Original post: Noble excuses

I was talking to a lady in her 60s who was losing weight, and exercising.  She said to me; "All my life, my husband was an iron man.  I felt terribly embarrassed, like everyone in the room was looking at me and thinking - how could he be with her".  She confided that she wanted to lose weight for completely superficial reasons, really dumb reasons of caring what people thought about what she looked like.  She asked me if this made her a bad person, that she was doing things for the wrong reasons.  We just covered Valid and invalid excuses, the territory of excuses overlaps quite heavily with the territory of goals.  We make excuses and decisions to do some things and not other things because of our goals.  Earlier in the conversation, my friend also shared the usual "get fit, be healthy" attitude that is the more noble reason to be getting fit.

I wouldn't be the first to name this concept.  There is a class of excuse that is known as the noble excuse.  A noble excuse is the excuse for the action that you are making that sounds the most noble of the possible excuse space.  Which is to say; there are often reasons for doing something that extend beyond one or two reasons, and beyond the reason you want to tell people right away.

When I tell my friends I didn't go for a run this morning because I "Don't want to be late for work". That's so noble.  It had nothing to do with me being out late the night before, it's raining, the grass is wet, I have hayfever, I didn't get enough sleep, missed my alarm and woke up late.  No it's all for caring about being late for work.

Also coming in the form of Noble justifications, a noble excuse is tricky because it acts as an applause light.  It tells the guilty brain, "okay you can stop looking now we found out why", it's safe to say that they don't really help us, so much as save face among others or even to ourselves.

Speaking of a noble excuse

"Is that the real reason or is that just a noble excuse"

"Let's not settle on the first noble excuse, what other reasons could there be for these events"

"I wish I could give a noble excuse for being late, but the truth is that I have a bad habit of leaving home late and missing the bus.  Next week I will be trying out setting my watch to a few minutes faster to try to counteract my bad habit."

"That's a pretty embarrassing mistake, is there a noble excuse that we can pass on to the client?"

Dealing with a noble excuse

Not all noble excuses are bad.  If you notice someone making a noble excuse, it usually doesn't hurt to double check if there isn't another reason behind those actions.  There's not a lot to understanding noble excuses.  It's about being aware of your excuses and connecting them back to their underlying goals.

Think carefully about the excuses you are making.

Meta: this took an hour to write.

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Not all noble excuses are bad.

I think excuses in general are bad. They reinforce the narrative fallacy. All excuses collapse to I didn't care enough about the thing to take into account the factors affecting it. Including variance in factors you couldn't control. People don't like this frame because it makes them a lot more responsible for what happens to them. Note this should be deployed exclusively internally and not as an excuse to have less empathy for others. Everyone is doing the best they can. Note also that there is a distinction between responsibility and fault. It isn't your fault that random misfortunes befell you, but dealing with them is your responsibility whether you would like to think about it or not.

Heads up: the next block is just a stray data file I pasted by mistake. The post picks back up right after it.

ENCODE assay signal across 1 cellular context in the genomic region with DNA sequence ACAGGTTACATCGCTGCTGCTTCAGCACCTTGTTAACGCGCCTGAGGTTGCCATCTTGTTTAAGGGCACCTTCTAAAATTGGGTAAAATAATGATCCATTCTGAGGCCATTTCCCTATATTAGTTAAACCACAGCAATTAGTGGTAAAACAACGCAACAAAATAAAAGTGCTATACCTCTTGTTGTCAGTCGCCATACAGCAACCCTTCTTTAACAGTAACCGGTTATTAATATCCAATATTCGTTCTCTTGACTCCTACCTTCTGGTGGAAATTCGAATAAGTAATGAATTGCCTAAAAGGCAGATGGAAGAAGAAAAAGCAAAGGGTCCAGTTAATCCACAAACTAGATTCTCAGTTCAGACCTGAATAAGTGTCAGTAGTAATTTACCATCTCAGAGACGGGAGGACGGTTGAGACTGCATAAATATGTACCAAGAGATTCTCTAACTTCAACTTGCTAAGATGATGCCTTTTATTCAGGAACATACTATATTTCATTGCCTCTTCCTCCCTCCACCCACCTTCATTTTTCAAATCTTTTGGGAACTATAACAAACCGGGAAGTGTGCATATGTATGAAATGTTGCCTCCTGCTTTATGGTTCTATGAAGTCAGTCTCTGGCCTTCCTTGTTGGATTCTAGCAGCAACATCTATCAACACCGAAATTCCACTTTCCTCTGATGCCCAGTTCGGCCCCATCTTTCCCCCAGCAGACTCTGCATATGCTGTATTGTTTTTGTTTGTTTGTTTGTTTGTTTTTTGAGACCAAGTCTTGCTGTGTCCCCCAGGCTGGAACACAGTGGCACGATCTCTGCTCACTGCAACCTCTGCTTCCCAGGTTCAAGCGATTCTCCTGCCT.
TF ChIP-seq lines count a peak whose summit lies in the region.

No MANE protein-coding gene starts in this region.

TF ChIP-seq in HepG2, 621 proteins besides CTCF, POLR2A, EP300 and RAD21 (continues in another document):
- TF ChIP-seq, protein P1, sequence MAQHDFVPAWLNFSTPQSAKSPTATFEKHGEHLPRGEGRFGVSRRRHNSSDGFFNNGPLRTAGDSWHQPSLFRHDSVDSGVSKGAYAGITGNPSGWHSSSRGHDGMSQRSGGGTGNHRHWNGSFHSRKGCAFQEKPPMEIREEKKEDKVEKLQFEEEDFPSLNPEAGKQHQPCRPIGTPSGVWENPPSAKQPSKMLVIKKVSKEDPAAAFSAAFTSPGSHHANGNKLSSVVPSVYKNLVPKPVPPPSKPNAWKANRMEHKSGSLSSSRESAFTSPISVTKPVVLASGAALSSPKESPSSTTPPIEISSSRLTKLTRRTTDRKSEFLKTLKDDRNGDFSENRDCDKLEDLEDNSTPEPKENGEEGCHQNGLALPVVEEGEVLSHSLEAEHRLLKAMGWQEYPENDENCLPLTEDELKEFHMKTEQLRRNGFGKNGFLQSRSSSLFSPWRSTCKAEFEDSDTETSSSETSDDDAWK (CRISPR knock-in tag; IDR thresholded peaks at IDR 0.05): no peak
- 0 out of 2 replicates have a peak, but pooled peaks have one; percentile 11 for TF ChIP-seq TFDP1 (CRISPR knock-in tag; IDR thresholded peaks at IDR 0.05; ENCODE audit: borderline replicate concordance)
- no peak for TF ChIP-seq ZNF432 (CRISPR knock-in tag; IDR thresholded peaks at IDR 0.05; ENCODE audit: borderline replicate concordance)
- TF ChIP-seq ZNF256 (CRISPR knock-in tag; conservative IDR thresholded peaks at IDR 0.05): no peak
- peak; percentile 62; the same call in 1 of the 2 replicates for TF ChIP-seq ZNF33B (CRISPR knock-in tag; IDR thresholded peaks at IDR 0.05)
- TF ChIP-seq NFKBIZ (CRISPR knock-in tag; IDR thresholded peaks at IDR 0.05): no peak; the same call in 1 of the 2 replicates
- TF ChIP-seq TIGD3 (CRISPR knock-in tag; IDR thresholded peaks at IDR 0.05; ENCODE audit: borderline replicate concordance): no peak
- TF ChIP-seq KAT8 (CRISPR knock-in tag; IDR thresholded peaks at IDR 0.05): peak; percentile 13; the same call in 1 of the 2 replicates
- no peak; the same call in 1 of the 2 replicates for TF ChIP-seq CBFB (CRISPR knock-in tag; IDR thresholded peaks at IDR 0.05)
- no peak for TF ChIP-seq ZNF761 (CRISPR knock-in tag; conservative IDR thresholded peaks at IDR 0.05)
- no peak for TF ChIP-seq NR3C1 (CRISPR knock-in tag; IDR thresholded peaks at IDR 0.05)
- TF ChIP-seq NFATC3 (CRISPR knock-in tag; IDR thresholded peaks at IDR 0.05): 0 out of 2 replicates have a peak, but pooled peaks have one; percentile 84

I like that name for the phenomenon.

I'm not sure exactly when, but I seem to have developed a five second habit of noticing a noble excuse and thwarting it. That is, my brain will float up some noble rationalization for action X, and I'll notice it sounds noble, and that seems to be enough for me to stop and say "wait a sec, this probably isn't the real reason behind my actions."

Sometimes I can do this before I've even offered up an excuse, skip past "I'm late because traffic" and move directly to "yeah, I'm late because I'm insane and don't develop a sense of urgency about anything until it's already too late."

I don't know exactly how the habit formed, but I think it's something to do with my social anxiety. My mental model of others says that my excuses are totally transparent, that everybody around me knows perfectly well I'm feeding them bullshit; and that they view it the same way as, say, a teacher views a kid who claims that the dog ate their homework. The image is humiliating, and the only defense is to be totally up front about underlying reasons.

In theory this should lead me to lie to myself about my motivations to make the noble excuse appear true, but that doesn't seem to happen all the time. The same alief applies; I feel like others will see through the excuse even if I don't -- again, like a kid insisting that what the bullies say on the playground doesn't matter because "I don't care what they think." So I had better get my motivations correct and honest, or else suffer the contempt of anyone who hears my transparently self-serving excuses.

The second step appears to fail more often than the first; I've sometimes caught myself in webs of "reasoning" arguing that I have one motivation when the outside view suggests I have another.

The habit is moderately effective and I endorse it, but I'm not sure it's reproducible for anyone without my specific neuroses.

Learning about epistemics has helped me do something similar, and I endorse this as being helpful.

This feels related to how we can lie to ourselves and rationalize our actions. It feels like some sort of defense mechanism where we execute some sort of search for "most ego-preserving thing I can tell myself which still maintains internal consistency", which then generates the noble excuse...or something like that.